Frank and Jesse James were both legends in their own time, though Jesse is better remembered today because of his more dramatically violent death. The two Missouri brothers drifted into a life of crime after serving in Confederate guerilla forces during the Civil War. They began robbing banks in 1866, and their bold and impudent style won them a good measure of popular admiration. Once Jesse stopped to tell a crowd of townspeople gathered for a political speech that he thought something might be wrong at the bank he and Frank had just robbed. On another occasion, they staged an audacious hold-up of a Kansas City fair box office in the middle of a crowd of 10,000 people.
In an era of lingering sectional hatred and increasing public dislike for large corporate railroads and banks, some Americans began to see the James brothers as heroes, modern-day Robin Hoods who stole from the rich and gave to the poor. Newspapers, eager to increase their readership, contributed to this mythic view of the brothers. In reality, the James brothers were brutal criminals who willingly killed innocent victims in their pursuit of money, but misguided public sympathy for the men was so great that the Missouri state legislature at one point nearly approved a measure granting amnesty to the entire James gang.
After the brothers murdered two innocent men during an 1881 train robbery, though, the state of Missouri came to its senses and offered a reward of $5,000 each for the capture of Jesse and Frank. Shot down for reward money in 1882 by one of his own gang members, Jesse achieved a false but enduring reputation as a martyr in the cause of the common people against powerful interests. One Kansas City newspaper mournfully reported his death in a story headlined, “GOODBYE JESSE.”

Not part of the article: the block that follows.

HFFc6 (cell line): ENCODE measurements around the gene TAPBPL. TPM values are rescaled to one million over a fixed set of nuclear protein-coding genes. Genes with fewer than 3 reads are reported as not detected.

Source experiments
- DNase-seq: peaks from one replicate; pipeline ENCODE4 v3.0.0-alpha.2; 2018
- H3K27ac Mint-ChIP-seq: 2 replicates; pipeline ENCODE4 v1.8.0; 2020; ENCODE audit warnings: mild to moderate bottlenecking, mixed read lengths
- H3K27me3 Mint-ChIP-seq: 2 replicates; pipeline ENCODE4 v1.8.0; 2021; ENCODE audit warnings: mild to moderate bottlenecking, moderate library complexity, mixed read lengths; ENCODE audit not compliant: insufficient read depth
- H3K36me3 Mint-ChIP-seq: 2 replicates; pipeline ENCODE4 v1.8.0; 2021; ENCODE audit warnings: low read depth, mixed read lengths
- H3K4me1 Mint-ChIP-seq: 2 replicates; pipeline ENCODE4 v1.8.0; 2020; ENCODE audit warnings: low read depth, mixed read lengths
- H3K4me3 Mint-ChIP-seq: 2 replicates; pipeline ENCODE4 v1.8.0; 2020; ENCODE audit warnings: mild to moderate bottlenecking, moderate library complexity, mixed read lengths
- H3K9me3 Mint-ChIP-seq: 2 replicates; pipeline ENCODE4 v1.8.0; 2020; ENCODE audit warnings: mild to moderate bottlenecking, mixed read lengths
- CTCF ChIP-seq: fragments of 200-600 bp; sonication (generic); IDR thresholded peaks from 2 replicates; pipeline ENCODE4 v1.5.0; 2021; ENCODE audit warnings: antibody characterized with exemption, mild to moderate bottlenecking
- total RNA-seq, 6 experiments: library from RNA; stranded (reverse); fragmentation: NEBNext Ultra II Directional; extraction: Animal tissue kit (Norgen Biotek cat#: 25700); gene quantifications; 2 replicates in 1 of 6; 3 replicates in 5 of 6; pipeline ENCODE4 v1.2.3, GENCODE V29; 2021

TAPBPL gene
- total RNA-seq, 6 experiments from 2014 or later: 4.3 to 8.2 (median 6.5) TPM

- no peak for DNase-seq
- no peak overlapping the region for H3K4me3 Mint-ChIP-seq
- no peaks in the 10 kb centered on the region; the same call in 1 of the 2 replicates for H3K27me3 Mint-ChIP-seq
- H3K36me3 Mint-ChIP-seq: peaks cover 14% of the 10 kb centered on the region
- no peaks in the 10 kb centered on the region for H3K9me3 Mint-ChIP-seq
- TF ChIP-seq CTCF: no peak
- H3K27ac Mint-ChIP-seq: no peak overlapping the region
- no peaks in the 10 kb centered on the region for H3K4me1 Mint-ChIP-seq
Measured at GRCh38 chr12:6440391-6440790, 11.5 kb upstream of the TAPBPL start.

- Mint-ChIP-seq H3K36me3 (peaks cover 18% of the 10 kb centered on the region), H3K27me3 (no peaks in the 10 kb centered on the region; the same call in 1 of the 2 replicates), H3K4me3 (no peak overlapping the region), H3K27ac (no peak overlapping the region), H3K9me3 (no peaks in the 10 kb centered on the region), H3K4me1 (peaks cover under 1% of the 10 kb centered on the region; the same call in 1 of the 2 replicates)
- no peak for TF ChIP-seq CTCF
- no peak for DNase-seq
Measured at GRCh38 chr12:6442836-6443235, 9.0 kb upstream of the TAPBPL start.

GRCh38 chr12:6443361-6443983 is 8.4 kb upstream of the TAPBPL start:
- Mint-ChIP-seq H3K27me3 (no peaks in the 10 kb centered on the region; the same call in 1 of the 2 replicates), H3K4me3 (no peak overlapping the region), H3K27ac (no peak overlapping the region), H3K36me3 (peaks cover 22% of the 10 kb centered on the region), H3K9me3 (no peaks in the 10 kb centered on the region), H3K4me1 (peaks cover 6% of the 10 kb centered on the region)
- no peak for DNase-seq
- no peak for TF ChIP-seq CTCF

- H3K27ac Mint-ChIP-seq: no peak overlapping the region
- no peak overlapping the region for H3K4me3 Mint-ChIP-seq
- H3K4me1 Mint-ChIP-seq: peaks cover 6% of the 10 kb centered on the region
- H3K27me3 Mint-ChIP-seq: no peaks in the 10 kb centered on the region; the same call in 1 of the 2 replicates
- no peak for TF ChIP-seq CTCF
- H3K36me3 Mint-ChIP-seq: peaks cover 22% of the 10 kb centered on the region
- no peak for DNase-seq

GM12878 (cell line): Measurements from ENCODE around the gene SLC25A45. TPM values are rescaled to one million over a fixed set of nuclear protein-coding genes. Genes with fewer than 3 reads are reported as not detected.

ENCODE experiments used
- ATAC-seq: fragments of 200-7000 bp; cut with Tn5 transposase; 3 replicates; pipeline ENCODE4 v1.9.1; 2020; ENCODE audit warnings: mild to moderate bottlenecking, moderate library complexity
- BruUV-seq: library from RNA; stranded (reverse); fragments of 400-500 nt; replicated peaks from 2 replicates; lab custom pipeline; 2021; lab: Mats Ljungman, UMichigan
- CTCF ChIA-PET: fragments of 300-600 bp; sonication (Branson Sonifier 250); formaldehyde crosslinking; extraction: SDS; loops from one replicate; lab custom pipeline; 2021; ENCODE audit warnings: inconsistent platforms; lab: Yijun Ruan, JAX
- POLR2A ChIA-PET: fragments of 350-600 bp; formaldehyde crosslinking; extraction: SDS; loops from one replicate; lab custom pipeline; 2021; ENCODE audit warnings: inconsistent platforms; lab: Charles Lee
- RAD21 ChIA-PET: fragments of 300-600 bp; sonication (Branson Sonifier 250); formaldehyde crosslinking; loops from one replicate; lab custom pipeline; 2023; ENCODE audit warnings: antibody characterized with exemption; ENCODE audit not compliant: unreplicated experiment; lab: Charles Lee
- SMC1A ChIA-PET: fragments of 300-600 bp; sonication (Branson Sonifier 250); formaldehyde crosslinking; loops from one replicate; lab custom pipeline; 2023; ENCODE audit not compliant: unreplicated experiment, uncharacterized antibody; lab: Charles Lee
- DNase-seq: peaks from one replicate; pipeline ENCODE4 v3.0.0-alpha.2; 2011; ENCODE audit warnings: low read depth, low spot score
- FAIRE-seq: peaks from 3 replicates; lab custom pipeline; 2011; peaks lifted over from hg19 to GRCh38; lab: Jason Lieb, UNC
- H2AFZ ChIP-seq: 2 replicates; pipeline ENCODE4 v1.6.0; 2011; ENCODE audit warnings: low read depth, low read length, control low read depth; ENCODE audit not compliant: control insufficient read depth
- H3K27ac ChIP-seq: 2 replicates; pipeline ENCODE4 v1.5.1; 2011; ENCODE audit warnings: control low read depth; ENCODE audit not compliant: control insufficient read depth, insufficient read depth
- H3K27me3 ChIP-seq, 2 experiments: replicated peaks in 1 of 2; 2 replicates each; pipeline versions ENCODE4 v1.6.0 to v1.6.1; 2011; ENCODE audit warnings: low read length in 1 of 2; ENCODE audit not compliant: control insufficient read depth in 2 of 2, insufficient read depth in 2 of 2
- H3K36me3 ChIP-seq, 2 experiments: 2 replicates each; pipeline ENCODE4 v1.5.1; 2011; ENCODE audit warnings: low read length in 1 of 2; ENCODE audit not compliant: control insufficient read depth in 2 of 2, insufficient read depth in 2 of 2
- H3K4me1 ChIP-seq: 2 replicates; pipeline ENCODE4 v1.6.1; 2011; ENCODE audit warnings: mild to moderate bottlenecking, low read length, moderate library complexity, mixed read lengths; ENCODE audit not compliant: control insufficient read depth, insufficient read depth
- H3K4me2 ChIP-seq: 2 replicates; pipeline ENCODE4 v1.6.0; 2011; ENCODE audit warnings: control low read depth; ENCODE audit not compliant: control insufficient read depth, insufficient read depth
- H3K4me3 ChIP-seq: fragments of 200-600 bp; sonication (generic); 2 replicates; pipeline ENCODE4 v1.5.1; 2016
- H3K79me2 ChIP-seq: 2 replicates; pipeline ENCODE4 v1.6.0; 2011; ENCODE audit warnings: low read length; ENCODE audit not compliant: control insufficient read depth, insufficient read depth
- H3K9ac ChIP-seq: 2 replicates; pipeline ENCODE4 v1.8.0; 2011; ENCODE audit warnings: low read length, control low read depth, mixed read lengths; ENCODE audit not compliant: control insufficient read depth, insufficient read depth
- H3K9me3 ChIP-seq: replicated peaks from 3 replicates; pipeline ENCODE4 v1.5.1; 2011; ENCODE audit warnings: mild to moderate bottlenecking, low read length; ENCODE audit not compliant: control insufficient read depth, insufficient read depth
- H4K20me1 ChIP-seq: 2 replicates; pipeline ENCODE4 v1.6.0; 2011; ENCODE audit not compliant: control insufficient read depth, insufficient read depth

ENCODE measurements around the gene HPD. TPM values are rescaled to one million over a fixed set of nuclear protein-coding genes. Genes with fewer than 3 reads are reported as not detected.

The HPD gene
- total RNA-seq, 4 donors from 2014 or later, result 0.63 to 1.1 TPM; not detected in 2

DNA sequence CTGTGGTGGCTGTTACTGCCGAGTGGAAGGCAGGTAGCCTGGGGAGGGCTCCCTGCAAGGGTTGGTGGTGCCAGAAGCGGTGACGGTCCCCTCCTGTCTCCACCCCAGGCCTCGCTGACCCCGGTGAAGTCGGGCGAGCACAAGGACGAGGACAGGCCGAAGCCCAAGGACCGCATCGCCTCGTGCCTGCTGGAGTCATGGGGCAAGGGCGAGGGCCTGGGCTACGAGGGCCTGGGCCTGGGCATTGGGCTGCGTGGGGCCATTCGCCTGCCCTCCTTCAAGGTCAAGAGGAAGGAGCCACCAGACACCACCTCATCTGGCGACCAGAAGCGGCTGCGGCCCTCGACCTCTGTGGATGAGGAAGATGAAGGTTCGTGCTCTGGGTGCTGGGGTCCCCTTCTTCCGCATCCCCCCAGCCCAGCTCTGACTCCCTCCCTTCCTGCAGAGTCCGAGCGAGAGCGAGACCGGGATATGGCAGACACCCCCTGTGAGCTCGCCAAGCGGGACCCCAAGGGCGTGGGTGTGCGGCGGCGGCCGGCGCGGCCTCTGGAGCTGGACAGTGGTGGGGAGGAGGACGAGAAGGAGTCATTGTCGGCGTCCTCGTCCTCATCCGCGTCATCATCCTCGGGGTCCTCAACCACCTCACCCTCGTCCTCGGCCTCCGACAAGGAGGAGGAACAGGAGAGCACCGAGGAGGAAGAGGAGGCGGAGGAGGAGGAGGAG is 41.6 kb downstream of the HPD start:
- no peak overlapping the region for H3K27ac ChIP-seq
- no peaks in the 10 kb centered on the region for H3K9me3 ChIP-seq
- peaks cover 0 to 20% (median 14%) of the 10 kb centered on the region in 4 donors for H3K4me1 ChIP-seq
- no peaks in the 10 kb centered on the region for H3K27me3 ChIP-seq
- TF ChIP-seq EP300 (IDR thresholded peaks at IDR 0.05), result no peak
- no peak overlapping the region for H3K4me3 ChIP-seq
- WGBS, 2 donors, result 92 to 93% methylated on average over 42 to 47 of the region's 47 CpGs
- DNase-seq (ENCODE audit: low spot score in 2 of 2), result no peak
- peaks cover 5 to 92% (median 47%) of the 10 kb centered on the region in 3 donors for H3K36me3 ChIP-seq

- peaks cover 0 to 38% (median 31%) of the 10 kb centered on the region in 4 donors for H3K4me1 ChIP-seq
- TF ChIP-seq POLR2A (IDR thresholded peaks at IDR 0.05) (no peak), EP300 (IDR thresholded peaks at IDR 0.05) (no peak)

Had Frank suffered the same fate, no doubt he too would have achieved martyrdom and been the subject of popular songs like the “Ballad of Jesse James.” However, Frank wisely preferred long life to martyrdom, and he turned himself in a few months after his brother was murdered. Prosecutors were unable to convince juries that Frank was a criminal, and he was declared a free man after avoiding conviction at three separate trials in Missouri and Alabama.
Entering middle age and having grown weary of the criminal life, Frank James was not so foolish as to tempt fate and the watchful eyes of Missouri law officers by resuming his old ways. For the next 30 years, he lived an honest and peaceful existence, working as a race starter at county fairs, a theater doorman, and a star attraction in traveling theater companies. In 1903, he joined forces with his old criminal partner Cole Younger to form the James-Younger Wild West Show. Frank retired to his family’s old farm in Missouri, where he died at the age of 72 in 1915.